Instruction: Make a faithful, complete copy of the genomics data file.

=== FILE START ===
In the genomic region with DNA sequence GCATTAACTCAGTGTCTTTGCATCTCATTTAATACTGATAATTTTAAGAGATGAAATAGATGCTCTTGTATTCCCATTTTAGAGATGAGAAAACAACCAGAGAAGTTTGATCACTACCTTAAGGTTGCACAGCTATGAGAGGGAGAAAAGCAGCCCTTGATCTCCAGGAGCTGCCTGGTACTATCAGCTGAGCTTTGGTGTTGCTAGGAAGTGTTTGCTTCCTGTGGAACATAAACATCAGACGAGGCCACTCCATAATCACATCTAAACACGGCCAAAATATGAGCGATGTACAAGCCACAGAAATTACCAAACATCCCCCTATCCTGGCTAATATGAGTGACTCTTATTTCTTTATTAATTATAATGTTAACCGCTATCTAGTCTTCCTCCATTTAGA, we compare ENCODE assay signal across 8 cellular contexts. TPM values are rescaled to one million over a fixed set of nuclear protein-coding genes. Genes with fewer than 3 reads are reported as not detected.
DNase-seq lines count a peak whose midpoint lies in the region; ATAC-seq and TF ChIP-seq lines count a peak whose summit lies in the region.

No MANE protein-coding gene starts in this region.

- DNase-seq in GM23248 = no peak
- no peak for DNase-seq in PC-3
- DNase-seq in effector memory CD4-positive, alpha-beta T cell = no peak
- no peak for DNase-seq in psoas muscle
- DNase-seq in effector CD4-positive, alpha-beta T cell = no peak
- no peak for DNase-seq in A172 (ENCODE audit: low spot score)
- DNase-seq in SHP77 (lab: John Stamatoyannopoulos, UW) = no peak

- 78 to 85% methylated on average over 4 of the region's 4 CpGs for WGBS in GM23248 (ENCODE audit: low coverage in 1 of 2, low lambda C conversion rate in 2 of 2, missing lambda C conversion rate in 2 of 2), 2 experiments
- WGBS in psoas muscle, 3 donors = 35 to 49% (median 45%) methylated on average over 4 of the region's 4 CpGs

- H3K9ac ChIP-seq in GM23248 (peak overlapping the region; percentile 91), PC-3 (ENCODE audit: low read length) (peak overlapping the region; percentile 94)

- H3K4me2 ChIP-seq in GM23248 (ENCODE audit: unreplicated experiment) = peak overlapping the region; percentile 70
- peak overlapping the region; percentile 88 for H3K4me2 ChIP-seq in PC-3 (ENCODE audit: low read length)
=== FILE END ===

In the genomic region with DNA sequence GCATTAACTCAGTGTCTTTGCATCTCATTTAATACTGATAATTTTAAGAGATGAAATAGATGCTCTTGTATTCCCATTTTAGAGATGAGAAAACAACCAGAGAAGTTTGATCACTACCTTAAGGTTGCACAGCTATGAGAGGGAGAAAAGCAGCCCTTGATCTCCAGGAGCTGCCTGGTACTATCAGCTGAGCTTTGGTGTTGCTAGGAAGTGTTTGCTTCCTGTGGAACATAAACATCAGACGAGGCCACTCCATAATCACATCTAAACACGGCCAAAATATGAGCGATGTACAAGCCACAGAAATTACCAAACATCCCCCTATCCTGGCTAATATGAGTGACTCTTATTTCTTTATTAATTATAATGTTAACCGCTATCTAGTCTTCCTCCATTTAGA, we compare ENCODE assay signal across 8 cellular contexts. TPM values are rescaled to one million over a fixed set of nuclear protein-coding genes. Genes with fewer than 3 reads are reported as not detected.
DNase-seq lines count a peak whose midpoint lies in the region; ATAC-seq and TF ChIP-seq lines count a peak whose summit lies in the region.

No MANE protein-coding gene starts in this region.

- DNase-seq in GM23248 = no peak
- no peak for DNase-seq in PC-3
- DNase-seq in effector memory CD4-positive, alpha-beta T cell = no peak
- no peak for DNase-seq in psoas muscle
- DNase-seq in effector CD4-positive, alpha-beta T cell = no peak
- no peak for DNase-seq in A172 (ENCODE audit: low spot score)
- DNase-seq in SHP77 (lab: John Stamatoyannopoulos, UW) = no peak

- 78 to 85% methylated on average over 4 of the region's 4 CpGs for WGBS in GM23248 (ENCODE audit: low coverage in 1 of 2, low lambda C conversion rate in 2 of 2, missing lambda C conversion rate in 2 of 2), 2 experiments
- WGBS in psoas muscle, 3 donors = 35 to 49% (median 45%) methylated on average over 4 of the region's 4 CpGs

- H3K9ac ChIP-seq in GM23248 (peak overlapping the region; percentile 91), PC-3 (ENCODE audit: low read length) (peak overlapping the region; percentile 94)

- H3K4me2 ChIP-seq in GM23248 (ENCODE audit: unreplicated experiment) = peak overlapping the region; percentile 70
- peak overlapping the region; percentile 88 for H3K4me2 ChIP-seq in PC-3 (ENCODE audit: low read length)